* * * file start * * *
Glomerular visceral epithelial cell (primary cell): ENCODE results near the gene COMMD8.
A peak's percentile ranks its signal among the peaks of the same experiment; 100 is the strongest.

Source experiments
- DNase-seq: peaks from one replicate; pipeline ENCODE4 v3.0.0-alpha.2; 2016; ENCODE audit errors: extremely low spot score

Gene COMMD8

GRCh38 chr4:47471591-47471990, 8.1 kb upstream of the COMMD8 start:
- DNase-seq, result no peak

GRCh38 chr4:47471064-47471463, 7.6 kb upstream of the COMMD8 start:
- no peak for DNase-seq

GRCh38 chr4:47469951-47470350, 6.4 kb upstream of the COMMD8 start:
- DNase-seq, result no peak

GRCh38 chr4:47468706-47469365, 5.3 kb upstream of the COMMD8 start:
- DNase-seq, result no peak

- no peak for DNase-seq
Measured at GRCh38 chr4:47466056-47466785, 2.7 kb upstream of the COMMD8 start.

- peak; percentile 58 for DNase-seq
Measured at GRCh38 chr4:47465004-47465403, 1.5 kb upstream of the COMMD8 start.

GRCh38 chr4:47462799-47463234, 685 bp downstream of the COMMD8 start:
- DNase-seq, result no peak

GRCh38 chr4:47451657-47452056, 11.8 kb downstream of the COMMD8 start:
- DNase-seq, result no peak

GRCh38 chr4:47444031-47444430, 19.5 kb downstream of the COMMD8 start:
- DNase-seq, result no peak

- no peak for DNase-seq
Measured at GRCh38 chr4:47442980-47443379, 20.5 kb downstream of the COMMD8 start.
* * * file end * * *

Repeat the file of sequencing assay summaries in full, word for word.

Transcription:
Glomerular visceral epithelial cell (primary cell): ENCODE results near the gene COMMD8.
A peak's percentile ranks its signal among the peaks of the same experiment; 100 is the strongest.

Source experiments
- DNase-seq: peaks from one replicate; pipeline ENCODE4 v3.0.0-alpha.2; 2016; ENCODE audit errors: extremely low spot score

Gene COMMD8

GRCh38 chr4:47471591-47471990, 8.1 kb upstream of the COMMD8 start:
- DNase-seq, result no peak

GRCh38 chr4:47471064-47471463, 7.6 kb upstream of the COMMD8 start:
- no peak for DNase-seq

GRCh38 chr4:47469951-47470350, 6.4 kb upstream of the COMMD8 start:
- DNase-seq, result no peak

GRCh38 chr4:47468706-47469365, 5.3 kb upstream of the COMMD8 start:
- DNase-seq, result no peak

- no peak for DNase-seq
Measured at GRCh38 chr4:47466056-47466785, 2.7 kb upstream of the COMMD8 start.

- peak; percentile 58 for DNase-seq
Measured at GRCh38 chr4:47465004-47465403, 1.5 kb upstream of the COMMD8 start.

GRCh38 chr4:47462799-47463234, 685 bp downstream of the COMMD8 start:
- DNase-seq, result no peak

GRCh38 chr4:47451657-47452056, 11.8 kb downstream of the COMMD8 start:
- DNase-seq, result no peak

GRCh38 chr4:47444031-47444430, 19.5 kb downstream of the COMMD8 start:
- DNase-seq, result no peak

- no peak for DNase-seq
Measured at GRCh38 chr4:47442980-47443379, 20.5 kb downstream of the COMMD8 start.